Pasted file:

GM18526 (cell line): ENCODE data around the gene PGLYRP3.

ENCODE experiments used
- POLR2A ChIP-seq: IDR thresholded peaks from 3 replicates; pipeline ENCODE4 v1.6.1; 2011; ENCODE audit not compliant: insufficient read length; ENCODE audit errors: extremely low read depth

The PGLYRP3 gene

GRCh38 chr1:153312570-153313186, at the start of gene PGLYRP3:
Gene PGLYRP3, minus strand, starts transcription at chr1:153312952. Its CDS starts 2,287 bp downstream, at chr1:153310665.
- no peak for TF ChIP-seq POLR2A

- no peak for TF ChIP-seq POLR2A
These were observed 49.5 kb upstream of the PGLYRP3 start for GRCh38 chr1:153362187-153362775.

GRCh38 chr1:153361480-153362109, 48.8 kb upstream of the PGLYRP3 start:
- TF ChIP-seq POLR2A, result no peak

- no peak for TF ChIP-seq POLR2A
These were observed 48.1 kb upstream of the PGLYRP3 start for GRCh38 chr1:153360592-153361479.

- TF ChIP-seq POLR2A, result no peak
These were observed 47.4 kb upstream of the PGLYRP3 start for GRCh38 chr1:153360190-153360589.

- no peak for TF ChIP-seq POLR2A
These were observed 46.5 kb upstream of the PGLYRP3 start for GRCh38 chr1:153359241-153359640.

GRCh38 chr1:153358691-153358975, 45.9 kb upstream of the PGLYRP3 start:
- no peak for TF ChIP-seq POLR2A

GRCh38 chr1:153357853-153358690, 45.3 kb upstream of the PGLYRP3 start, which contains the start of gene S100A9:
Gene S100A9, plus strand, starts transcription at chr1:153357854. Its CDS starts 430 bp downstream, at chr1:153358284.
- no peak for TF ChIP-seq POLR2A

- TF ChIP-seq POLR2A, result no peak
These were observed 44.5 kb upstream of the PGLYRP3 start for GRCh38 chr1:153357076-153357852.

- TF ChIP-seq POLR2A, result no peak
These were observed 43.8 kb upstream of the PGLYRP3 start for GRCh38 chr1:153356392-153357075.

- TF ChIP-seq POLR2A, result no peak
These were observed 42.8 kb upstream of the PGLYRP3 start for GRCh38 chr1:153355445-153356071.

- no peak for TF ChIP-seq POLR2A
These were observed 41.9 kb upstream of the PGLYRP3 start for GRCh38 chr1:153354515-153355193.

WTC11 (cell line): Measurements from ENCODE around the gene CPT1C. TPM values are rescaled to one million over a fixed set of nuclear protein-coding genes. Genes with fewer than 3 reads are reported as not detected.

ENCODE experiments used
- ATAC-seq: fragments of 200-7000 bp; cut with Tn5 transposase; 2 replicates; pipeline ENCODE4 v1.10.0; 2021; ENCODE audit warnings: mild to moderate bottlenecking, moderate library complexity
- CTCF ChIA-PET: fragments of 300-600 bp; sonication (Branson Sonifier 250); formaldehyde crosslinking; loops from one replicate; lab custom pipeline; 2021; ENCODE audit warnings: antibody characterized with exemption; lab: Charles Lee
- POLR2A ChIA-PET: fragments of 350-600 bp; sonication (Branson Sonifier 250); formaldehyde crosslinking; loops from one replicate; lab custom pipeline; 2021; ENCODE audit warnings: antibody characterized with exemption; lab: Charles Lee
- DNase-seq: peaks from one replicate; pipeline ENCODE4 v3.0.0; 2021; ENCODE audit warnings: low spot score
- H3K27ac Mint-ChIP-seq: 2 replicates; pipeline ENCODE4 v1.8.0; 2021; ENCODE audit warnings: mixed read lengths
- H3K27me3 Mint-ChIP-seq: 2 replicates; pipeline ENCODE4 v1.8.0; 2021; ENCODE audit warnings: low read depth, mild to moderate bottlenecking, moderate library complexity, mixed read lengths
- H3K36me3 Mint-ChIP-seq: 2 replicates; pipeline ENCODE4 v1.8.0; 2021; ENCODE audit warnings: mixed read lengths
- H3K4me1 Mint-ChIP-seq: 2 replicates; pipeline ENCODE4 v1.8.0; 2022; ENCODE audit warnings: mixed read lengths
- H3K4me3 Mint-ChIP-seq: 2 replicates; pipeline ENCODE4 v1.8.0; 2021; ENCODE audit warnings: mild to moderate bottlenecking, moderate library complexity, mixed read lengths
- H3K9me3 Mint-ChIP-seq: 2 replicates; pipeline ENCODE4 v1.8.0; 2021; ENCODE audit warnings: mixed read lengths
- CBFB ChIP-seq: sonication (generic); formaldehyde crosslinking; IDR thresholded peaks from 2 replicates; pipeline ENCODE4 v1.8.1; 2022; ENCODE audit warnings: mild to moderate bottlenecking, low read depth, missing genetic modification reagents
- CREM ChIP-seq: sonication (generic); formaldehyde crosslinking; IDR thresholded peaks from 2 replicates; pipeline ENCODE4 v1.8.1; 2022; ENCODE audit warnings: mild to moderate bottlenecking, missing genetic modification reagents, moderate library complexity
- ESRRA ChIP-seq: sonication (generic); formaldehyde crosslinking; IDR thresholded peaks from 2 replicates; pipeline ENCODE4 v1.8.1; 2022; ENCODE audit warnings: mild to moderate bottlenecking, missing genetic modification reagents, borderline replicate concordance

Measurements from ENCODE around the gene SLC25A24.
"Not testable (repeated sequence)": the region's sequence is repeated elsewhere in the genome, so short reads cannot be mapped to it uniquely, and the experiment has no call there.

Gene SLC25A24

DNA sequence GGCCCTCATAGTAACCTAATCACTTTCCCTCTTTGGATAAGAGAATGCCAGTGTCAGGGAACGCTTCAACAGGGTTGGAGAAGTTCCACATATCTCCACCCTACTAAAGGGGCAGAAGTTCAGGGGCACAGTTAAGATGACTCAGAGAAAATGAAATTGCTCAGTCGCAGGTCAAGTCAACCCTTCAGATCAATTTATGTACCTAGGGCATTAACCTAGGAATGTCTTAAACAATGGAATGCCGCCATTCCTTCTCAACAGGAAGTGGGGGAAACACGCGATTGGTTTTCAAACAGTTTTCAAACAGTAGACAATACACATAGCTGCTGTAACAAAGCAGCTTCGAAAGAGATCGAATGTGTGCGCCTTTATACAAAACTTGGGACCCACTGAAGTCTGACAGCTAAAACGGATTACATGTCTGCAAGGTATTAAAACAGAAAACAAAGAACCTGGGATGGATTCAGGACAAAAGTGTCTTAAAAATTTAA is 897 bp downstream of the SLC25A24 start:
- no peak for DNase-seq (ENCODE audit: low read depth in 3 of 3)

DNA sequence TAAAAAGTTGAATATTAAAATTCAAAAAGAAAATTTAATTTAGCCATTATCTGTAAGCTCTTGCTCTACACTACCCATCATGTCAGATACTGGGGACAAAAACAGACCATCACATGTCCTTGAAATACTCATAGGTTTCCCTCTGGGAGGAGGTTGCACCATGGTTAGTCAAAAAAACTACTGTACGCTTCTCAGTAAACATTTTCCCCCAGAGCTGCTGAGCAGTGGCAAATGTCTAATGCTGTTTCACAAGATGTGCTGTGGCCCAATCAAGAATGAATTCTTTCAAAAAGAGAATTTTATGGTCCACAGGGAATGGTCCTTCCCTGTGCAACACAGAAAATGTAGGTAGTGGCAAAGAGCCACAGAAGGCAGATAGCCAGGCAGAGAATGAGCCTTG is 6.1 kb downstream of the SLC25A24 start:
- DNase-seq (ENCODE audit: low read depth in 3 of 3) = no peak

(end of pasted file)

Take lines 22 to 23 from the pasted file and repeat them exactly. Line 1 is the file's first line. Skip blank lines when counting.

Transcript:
- no peak for TF ChIP-seq POLR2A

- TF ChIP-seq POLR2A, result no peak